"Trapp provides a fluid and accurate translation of his recent Teubner edition of Greek text (1994), with extensive annotations, in combination with a lengthy introduction which comprises the best accessible entrance point into the study of this often overlooked writer."--Bryn Mawr Classical Review
"It belongs in the library of every college and seminary and on the shelves of all interested in the popular philosophy and religion of the Early Roman Empire."--Religious Studies Review
The Orations of Maximus of Tyre cover a range of philosophical topics - from Platonic theology to the proper attitude to pleasure, via prayer, demonology, the problem of evil, and the active and contemplative lives - in a manner calculated to appeal to an educated and literate, but philosophically unsophisticated, public. Their unique blend of Middle Platonic doctrine with a polished and lively rhetorical form opens a window onto the high culture of the second century AD: the world not only of the Second Sophistic but also of the first Christian apologists. They were subsequently read and studied by the Florentine Platonists of the second half of the fifteenth century. The introduction and notes of this translation, which is the first into any modern language since 1804, pay attention both to the Orations as a product of their own culture and to the history of their reception in the Byzantine and Renaissance periods.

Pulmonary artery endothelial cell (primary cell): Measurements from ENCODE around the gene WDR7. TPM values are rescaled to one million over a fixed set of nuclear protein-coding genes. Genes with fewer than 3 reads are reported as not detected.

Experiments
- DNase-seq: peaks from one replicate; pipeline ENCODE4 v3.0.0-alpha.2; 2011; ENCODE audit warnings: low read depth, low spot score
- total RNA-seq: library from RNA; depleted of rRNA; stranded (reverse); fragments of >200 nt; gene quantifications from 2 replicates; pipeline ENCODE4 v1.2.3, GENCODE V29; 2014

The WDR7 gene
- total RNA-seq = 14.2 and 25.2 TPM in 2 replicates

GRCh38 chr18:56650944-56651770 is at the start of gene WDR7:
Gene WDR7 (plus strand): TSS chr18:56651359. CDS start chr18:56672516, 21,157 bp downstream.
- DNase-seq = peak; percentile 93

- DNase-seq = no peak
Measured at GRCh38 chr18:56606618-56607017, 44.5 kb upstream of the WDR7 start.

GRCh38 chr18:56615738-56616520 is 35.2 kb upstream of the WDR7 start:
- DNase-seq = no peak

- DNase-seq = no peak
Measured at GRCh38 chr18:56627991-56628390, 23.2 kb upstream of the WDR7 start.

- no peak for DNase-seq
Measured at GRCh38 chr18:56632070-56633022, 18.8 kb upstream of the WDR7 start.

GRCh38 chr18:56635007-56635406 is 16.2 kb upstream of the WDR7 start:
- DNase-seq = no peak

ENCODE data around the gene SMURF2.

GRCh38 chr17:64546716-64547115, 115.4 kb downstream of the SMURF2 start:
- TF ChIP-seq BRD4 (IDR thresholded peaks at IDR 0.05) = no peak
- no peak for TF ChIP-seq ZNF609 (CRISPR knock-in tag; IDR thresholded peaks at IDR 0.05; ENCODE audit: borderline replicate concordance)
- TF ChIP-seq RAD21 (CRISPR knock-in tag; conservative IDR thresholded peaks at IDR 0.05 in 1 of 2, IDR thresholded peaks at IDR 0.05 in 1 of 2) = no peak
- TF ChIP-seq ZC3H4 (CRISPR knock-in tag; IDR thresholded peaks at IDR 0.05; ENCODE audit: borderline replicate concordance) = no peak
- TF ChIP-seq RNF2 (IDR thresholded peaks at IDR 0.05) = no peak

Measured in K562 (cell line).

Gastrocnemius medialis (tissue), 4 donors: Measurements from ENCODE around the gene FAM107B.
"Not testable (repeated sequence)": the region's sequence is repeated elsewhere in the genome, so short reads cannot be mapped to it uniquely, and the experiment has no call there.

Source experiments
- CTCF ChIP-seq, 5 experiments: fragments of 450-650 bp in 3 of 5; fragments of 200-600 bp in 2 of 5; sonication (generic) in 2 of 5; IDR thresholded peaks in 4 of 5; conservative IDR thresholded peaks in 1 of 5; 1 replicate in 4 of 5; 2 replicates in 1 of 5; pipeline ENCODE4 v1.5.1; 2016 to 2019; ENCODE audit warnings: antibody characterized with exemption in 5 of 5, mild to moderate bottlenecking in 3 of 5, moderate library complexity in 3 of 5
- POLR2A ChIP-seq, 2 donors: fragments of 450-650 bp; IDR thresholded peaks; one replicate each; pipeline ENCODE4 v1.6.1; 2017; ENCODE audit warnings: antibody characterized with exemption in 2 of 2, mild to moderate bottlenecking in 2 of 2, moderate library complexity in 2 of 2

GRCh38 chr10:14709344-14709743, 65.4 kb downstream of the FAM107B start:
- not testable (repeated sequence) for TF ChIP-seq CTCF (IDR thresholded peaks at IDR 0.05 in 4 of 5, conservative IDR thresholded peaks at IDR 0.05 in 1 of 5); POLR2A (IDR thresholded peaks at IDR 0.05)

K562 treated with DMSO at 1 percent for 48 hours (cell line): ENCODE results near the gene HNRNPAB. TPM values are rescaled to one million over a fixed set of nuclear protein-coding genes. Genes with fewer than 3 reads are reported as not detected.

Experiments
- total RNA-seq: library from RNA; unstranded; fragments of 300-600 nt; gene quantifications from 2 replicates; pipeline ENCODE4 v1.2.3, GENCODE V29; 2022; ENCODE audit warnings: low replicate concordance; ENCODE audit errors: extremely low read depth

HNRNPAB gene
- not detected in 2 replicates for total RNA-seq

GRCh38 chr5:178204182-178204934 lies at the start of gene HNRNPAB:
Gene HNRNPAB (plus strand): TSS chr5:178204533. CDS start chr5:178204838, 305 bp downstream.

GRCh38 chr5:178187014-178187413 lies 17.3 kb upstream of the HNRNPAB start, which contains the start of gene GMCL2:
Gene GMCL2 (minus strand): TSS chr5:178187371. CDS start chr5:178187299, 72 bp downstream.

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Descripción Oxford University Press, 1997. Hardcover. Estado de conservación: New. book. Nº de ref. de la librería 198149891